Ernst argued that operators should not allow their legal departments to “have way too much influence,” as “defending a lawsuit is not an important thing in an outbreak.” Ernst is a veteran defense attorney for food and restaurant companies with the Davis Wright Tremaine law firm.
The attorney underscored that in foodborne-illness outbreaks restaurants are strictly liable to make whole their injured customers, even if the operators were sold contaminated goods. Restaurateurs can “always go up upstream” and sue purveyors of contaminated products, Ernst said, but he warned operators not to combine supplier litigation with the defense of consumer lawsuits, because juries can perceive the supplier litigation to be a ploy to delay proceedings or deflect blame.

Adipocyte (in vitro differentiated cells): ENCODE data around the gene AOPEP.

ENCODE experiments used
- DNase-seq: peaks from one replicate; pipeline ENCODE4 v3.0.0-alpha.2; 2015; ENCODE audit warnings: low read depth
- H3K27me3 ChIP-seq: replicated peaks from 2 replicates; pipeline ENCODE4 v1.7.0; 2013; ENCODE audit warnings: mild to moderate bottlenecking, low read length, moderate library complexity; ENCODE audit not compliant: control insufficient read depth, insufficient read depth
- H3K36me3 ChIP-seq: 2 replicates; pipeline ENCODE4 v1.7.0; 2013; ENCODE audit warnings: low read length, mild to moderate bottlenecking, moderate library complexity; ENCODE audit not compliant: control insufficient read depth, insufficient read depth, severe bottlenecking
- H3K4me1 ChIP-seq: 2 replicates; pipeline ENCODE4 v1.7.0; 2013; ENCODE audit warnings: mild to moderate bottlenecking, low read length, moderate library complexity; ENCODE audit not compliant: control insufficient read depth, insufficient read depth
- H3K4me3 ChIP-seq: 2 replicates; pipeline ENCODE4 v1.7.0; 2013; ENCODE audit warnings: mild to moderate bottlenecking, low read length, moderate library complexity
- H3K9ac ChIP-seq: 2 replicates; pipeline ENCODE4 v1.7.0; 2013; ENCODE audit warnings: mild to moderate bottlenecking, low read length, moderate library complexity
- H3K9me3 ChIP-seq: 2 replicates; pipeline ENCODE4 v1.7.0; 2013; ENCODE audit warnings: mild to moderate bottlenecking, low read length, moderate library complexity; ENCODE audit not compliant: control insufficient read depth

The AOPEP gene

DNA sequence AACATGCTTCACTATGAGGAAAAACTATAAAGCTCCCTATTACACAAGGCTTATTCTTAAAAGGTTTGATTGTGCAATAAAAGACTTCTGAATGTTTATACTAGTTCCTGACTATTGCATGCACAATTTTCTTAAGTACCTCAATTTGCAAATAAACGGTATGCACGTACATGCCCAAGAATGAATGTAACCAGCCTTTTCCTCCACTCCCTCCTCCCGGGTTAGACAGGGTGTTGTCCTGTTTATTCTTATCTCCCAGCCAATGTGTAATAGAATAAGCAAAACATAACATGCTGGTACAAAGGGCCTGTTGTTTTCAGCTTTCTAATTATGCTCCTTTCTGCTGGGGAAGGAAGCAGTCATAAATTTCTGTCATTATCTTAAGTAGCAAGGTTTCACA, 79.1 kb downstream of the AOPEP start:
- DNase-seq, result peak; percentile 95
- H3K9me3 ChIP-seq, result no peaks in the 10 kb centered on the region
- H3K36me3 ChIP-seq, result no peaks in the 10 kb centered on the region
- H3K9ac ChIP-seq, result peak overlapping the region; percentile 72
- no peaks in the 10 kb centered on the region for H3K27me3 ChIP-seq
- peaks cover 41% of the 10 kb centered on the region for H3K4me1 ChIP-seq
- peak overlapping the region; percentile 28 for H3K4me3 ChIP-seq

Ernst said businesses “should be worried about going to trial” in consumer foodborne-illness cases because the emotions tied to injuries or deaths among outbreak victims means “jury work is messy.”
4. Be quick and thoughtful in public statements on outbreaks.
During a crisis, “you don’t want someone else telling your story,” said Brad Ritter of Brad Ritter Communications. Ritter explained that consumers and media are okay with the company only releasing bits of information as it becomes available. And sometimes a statement or tweet saying that the company is aware of the problem can be enough to address an issue if it carries the messaging of, “we’re aware of it…we are on top if it…or we’re in control.”